For example, the Levenshtein distance between “test” and “best” is 1, as “test” can be transformed into “best” with one substitution: replacing “t” with “b”. Table 2 below shows the Levenshtein distance for the packages from Table 1.

Malicious PackagePopular PackageLevenshtein Distance

Table 2: The Levenshtein distance for past examples of typosquatting packages

For a given package, Trusty uses Levenshtein distance to identify the packages with similar names.

Step 2: Assign a typosquatting score for the given package

As mentioned earlier, attackers typically name typosquatting packages similarly to existing popular packages. In Trusty, we use repo and author activity as a proxy for package popularity, and assign scores for both (read more about our scoring here). Repo activity scores are based on factors including the number of stars, forks, open issues, and watchers, while author activity scores are based on the number of public repos that author has, as well as number of followers. The repo and author activity scores are combined into a single activity score. Malicious packages tend to have a particularly low activity score. 

Along with Levenshtein distance, Trusty uses the activity scores to assign a typosquatting score for some given package, say X. If the activity score of package X is lower than the minimum activity score among similarly named packages, it is highly likely to be a typosquatting package. Therefore, Trusty assigns it a lower typosquatting score closer to 0. 

Conversely, if the activity score of package X exceeds the maximum activity score among similarly named packages, it is less likely to be a typosquatting package. In this case, Trusty assigns it a high typosquatting score closer to 10. 

If the activity score of package X falls between the minimum and maximum activity scores among similarly named packages, Trusty assigns it a score between 5 and 8, based on where package X’s score lies within that range.

Step 3: Factor the typosquatting score into the overall Trusty Score for the package

Trusty aggregates the various scores it computes alongwith the typosquatting score to assign an overall score to a package. The aggregate score of a typosquatting package tends to be very low.

Examples of Typosquatting Scores in Trusty

Let’s take a look at some actual examples of package typosquatting scores in Trusty. 

For the reputable Python package requests, Figure 1 below shows the typosquatting score calculated by Trusty. Since requests is a popular package with high repo and author activity, it is unlikely to be a typosquatting package. As expected, the typosquatting score of requests is high.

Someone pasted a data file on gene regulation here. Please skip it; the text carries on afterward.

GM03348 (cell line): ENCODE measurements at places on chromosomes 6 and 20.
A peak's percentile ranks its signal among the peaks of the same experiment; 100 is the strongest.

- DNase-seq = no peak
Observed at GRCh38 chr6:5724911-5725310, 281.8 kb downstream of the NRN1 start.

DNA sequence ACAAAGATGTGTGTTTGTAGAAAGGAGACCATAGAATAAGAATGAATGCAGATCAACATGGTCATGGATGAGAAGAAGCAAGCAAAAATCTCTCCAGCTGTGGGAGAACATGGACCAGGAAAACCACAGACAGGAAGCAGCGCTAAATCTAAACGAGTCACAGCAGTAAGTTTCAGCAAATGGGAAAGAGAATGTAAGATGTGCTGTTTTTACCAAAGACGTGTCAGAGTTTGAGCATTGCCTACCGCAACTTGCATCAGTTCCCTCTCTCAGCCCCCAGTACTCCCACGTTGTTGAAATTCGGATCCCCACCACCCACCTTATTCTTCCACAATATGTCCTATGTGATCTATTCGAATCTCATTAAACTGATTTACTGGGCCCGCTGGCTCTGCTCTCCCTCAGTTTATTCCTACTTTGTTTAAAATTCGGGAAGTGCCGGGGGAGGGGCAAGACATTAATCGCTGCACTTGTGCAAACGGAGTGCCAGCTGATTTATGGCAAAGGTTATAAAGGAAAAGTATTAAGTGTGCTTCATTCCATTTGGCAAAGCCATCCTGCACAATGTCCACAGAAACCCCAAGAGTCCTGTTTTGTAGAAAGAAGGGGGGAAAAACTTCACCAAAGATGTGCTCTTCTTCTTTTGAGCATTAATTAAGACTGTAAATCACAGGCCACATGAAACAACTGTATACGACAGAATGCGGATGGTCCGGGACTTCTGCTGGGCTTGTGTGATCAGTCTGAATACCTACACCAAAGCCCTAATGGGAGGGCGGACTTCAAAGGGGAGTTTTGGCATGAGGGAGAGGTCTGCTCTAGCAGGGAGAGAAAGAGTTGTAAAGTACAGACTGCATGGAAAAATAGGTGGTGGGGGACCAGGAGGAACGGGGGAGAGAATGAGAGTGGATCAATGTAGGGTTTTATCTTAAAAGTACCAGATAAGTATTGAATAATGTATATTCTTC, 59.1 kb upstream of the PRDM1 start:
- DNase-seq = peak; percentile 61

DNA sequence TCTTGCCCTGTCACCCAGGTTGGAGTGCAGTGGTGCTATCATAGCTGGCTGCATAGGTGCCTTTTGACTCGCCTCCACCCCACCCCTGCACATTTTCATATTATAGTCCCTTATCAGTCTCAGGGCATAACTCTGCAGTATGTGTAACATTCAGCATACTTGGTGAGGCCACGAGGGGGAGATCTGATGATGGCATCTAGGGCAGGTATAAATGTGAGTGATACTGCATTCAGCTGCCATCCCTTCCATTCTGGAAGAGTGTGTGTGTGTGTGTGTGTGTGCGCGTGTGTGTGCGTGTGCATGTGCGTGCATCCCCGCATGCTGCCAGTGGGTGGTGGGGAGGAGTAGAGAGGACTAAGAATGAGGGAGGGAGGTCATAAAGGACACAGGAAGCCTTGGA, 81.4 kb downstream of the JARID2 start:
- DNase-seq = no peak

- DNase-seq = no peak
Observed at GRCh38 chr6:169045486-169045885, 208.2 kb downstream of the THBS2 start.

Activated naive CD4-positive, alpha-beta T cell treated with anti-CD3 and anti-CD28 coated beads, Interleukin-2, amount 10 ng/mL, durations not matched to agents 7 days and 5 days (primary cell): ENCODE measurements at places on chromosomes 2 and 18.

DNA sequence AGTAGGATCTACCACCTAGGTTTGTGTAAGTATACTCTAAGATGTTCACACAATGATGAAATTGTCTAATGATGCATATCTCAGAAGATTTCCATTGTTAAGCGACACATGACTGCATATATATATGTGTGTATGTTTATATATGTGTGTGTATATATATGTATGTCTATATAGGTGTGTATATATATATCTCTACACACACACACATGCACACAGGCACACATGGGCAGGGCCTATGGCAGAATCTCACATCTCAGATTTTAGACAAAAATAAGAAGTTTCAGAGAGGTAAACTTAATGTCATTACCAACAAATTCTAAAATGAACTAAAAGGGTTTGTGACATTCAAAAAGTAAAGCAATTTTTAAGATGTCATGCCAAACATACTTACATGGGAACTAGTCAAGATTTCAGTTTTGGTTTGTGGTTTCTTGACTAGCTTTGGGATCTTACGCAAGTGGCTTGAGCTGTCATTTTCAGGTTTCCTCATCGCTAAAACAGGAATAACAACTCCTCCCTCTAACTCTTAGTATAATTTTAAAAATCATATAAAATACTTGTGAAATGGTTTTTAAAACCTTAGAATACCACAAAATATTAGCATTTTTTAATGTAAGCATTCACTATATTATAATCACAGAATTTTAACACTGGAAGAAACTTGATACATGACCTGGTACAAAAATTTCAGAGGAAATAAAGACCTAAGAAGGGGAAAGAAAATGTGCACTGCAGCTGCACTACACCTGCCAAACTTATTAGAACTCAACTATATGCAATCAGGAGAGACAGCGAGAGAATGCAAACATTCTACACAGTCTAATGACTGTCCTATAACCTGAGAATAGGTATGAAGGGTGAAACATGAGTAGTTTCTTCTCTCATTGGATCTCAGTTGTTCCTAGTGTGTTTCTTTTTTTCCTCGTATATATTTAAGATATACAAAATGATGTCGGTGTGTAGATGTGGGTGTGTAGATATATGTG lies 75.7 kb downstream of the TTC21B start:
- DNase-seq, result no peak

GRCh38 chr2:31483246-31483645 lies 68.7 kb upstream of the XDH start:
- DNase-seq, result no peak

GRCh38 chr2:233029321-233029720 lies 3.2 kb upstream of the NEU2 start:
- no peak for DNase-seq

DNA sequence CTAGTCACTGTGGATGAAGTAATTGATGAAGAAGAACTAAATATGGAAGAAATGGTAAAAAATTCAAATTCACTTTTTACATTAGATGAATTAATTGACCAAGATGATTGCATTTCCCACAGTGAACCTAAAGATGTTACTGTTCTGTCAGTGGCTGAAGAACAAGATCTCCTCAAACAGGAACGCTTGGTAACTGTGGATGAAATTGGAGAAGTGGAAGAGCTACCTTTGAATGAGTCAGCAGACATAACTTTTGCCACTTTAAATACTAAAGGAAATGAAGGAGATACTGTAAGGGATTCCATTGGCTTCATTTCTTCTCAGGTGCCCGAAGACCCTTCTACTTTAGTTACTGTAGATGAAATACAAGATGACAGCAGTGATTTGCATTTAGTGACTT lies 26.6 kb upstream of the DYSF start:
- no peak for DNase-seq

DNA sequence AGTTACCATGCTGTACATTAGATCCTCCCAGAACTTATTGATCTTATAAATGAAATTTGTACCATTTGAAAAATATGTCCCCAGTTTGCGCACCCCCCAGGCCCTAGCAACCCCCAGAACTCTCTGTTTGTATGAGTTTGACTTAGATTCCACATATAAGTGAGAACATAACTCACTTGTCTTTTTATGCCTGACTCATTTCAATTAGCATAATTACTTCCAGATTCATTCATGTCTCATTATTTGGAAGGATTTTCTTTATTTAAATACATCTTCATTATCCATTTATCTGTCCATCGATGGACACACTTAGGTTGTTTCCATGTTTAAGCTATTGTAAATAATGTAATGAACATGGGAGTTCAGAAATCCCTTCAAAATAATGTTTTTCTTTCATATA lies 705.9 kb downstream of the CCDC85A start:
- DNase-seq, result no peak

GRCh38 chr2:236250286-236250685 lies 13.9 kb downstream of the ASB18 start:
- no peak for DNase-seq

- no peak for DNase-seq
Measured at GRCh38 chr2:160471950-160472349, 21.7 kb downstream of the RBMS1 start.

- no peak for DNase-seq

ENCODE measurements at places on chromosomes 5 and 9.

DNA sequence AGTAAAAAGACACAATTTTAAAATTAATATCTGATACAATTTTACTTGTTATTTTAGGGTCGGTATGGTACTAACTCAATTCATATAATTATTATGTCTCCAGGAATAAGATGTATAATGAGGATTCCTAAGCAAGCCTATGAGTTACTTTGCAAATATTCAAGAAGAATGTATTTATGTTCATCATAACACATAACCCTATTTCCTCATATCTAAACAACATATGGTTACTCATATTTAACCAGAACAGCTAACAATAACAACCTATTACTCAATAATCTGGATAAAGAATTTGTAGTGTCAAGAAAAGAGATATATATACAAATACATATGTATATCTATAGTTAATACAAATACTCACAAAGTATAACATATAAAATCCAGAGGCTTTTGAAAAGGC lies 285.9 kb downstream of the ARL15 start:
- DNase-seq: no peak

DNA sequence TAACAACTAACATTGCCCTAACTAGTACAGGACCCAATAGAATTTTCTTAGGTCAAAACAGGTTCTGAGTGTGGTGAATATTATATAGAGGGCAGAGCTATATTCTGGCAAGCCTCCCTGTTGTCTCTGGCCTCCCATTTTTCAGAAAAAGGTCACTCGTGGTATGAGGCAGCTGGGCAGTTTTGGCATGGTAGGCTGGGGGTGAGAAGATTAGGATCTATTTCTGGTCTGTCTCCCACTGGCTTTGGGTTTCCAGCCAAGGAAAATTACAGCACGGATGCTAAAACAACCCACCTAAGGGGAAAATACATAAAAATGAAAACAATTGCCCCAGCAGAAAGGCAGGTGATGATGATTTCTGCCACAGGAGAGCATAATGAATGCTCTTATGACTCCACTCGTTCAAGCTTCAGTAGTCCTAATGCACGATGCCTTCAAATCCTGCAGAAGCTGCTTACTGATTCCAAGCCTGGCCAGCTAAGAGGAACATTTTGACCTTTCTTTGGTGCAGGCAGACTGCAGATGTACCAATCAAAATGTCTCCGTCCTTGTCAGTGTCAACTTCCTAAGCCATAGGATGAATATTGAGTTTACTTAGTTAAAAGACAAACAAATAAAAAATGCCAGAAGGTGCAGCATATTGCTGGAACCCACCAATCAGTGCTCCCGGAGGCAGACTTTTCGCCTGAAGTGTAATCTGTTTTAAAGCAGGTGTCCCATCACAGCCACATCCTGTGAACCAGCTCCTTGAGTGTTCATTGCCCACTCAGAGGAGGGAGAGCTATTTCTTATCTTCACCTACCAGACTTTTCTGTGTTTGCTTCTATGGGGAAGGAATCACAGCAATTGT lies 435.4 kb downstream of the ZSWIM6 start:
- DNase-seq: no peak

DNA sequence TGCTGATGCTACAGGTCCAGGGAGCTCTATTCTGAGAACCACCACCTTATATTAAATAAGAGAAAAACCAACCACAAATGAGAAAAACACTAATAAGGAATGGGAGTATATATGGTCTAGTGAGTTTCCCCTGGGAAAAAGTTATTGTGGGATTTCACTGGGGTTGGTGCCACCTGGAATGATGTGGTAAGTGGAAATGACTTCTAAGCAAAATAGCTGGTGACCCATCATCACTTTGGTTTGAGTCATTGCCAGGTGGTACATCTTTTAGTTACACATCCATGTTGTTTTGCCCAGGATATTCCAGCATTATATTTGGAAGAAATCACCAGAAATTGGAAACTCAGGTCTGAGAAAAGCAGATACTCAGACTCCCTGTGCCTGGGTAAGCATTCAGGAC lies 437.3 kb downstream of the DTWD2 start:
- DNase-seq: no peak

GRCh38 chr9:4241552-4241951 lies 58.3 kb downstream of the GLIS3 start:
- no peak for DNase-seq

Figure 1: The typosquatting score for the reputable Python package “requests”

Figure 2 below shows the typosquatting score of a Python package named “requests5.” This package has a name that is very similar to the reputable requests package, but it has no repo and author activity scores since its repo and author information is not available. So it is very likely a typosquatting package. As a result, its typosquatting score is lower.

Figure 2: The typosquatting score for the likely malicious package “requests5”

Trusty also displays all of the potential typosquatting packages for a given package, as shown below. This can help our security researchers (and external researchers) identify potential real-world instances of typosquatting, and make developers aware when they’re installing the popular package.

Figure 3: Warnings of possible typosquatting attacks on the reputable “requests” package

How Stacklok Helps In Blocking Malicious Typosquatting Attacks

To avoid falling prey to typosquatting attacks, developers need to exercise caution when installing open source packages, and make sure they’re installing the right one. 

In Trusty—as shown above—typosquatting packages have low overall Trusty scores, so you can use Trusty to evaluate open source packages before you install them. To effectively catch typosquatting packages before they’re integrated into your source tree, you can use Stacklok’s open source platform, Minder

Minder helps you apply and automatically enforce security policies across your repos, including a policy to flag pull requests that contain dependencies with low Trusty Scores. With this policy in place, Minder can alert you or even block a pull request that introduces low-scoring dependencies (you can configure your scoring threshold). This is a low-friction way that allows you to catch risky dependencies—like typosquatting packages—before a PR is merged.